Administrative apparatus. Bahai administration evolved gradually, but this overview will discuss current practice. Bahaism possesses no clergy formally trained to administer rituals. Rather, the administration both of religious observances and of community affairs rests with elected officials. At the level of villages, towns, cities, or counties, these officials constitute the local Spiritual Assembly, consisting of nine members elected annually on the eve of April 21 by universal adult suffrage and by secret ballot. Women as well as men serve on the local and national Spiritual Assemblies (Aqdas, pp. 30-31; ʿAbd-al-Bahāʾ in ʿA. Ešrāq Ḵāvarī, ed., Ganjīna-ye ḥodūd wa aḥkām, New Delhi, 1980, pp. 57-67; Shoghi Effendi, Baháʾí Administration, Wilmette, Ill., 1986, pp. 20-24; “The Local Spiritual Assembly,” Baháʾí World 14, pp. 511-30).

In addition to their own, usually closed administrative meetings, every nineteen days local Spiritual Assemblies sponsor the Bahai feast (żīāfat) for the entire community, consisting of three parts. In the first part local lay believers read from Bahai writings first, and then often from scriptures of other religions, as well. In the second part community affairs are discussed. Committees of the local Spiritual Assembly and its officers give reports on their activities. Suggestions may be made from the floor for the local Spiritual Assembly to consider at its next meeting. The third part consists of friendly conversation over refreshments. Because the feast partially has the character of a community business meeting, only registered members of Bahaism may attend (Bahāʾ-Allāh, Aqdas, pp. 30-31, 61; ʿAbd-al-Bahāʾ, quoted in Ešrāq Ḵāvarī, ed., Ganjīna, pp. 156-58; National Spiritual Assembly of the Bahāʾis of the British Isles, comp., Principles of Baháʾí Administration, London, 1950, pp. 51-53).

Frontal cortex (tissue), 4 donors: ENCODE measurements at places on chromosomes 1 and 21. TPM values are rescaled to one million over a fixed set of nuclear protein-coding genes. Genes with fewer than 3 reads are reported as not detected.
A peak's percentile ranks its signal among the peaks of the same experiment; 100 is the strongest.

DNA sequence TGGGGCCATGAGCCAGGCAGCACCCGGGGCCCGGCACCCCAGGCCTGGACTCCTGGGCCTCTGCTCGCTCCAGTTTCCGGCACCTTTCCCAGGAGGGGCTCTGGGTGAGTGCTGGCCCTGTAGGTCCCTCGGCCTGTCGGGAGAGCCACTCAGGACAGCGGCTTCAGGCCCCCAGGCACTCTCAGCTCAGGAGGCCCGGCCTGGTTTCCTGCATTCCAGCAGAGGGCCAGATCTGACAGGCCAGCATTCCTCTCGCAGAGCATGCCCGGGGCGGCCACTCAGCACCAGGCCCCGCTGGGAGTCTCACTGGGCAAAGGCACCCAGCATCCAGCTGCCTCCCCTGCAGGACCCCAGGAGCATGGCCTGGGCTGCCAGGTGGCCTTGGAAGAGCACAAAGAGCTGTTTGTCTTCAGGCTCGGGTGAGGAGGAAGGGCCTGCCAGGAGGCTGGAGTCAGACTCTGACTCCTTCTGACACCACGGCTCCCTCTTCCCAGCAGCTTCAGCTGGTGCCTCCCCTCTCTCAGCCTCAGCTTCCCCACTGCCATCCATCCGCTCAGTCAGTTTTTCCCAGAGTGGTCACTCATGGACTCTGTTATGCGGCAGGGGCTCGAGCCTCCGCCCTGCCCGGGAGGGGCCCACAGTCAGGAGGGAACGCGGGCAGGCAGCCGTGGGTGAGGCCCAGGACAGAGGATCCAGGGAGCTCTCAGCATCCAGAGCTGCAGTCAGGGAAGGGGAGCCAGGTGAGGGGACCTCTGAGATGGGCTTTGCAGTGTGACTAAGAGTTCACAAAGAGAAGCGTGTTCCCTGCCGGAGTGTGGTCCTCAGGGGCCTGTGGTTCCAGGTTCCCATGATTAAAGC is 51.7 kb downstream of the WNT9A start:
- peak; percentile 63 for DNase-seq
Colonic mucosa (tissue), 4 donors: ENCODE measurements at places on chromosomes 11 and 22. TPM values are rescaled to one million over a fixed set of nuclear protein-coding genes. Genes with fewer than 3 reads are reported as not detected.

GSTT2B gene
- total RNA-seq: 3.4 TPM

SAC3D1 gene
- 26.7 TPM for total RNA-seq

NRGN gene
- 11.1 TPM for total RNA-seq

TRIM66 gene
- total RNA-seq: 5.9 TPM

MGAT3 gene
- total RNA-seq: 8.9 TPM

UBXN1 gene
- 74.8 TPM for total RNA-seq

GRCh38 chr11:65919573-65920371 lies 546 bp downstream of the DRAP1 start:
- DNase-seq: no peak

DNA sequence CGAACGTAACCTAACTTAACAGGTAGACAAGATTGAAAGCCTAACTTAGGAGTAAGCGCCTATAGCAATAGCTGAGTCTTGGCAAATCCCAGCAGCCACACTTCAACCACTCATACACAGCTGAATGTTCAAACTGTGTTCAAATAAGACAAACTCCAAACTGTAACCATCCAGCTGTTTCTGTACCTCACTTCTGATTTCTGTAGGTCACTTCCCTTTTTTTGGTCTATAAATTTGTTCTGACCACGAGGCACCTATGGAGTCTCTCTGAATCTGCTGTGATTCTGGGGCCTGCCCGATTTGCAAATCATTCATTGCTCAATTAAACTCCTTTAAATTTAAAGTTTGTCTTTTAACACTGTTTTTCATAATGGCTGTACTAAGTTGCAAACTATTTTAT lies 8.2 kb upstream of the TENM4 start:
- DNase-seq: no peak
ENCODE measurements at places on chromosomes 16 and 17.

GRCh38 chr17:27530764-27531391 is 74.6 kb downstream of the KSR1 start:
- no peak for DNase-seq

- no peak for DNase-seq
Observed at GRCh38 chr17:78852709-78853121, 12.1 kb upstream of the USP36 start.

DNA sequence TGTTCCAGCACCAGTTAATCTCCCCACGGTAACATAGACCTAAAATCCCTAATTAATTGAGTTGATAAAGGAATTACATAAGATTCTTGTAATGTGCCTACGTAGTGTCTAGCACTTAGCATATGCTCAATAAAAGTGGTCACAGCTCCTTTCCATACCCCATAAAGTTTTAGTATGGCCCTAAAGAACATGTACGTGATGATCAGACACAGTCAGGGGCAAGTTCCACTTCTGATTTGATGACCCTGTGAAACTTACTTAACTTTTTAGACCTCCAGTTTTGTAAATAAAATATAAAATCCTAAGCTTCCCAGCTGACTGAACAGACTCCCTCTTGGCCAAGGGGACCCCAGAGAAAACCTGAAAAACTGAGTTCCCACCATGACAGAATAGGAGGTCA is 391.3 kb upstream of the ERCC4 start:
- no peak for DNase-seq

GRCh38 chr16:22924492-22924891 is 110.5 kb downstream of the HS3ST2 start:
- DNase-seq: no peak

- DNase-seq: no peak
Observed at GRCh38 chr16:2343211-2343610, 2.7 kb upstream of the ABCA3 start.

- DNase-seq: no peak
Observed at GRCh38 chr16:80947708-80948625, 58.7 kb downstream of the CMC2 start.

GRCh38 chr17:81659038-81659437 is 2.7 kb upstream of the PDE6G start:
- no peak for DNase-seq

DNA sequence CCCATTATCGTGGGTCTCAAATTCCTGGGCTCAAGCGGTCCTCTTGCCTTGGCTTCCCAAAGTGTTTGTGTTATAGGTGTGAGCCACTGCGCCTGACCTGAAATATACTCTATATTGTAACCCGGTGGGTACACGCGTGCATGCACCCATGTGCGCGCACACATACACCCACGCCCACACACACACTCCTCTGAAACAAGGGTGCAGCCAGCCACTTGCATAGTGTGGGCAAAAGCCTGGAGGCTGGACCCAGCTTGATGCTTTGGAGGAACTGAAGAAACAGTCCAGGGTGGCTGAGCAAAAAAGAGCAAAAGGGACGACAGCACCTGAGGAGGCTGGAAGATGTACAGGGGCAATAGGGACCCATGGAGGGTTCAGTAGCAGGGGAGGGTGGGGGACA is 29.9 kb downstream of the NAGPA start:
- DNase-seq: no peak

Bahai communities are also apportioned among larger districts for the purpose of electing delegates to an annual national convention. The district conventions, held in the autumn, elect a number of delegates, based on the size of the local Bahai population, and send with them local concerns they want raised at the national convention. The national convention takes place again in April and elects nine members to the national Spiritual Assembly. Campaigning is not allowed at these elections, though discussion of issues is encouraged (Shoghi Effendi, Baháʾí Administration, pp. 65, 79, 89, 91). The national Spiritual Assembly, an institution created by ʿAbd-al-Bahāʾ (Bahāʾ-Allāh had spoken only of the local Houses of Justice and of the Universal House of Justice), has the responsibility of administering the affairs of the national Bahai community and of propagating the religion in its country (Shoghi Effendi, Baháʾí Administration, passim).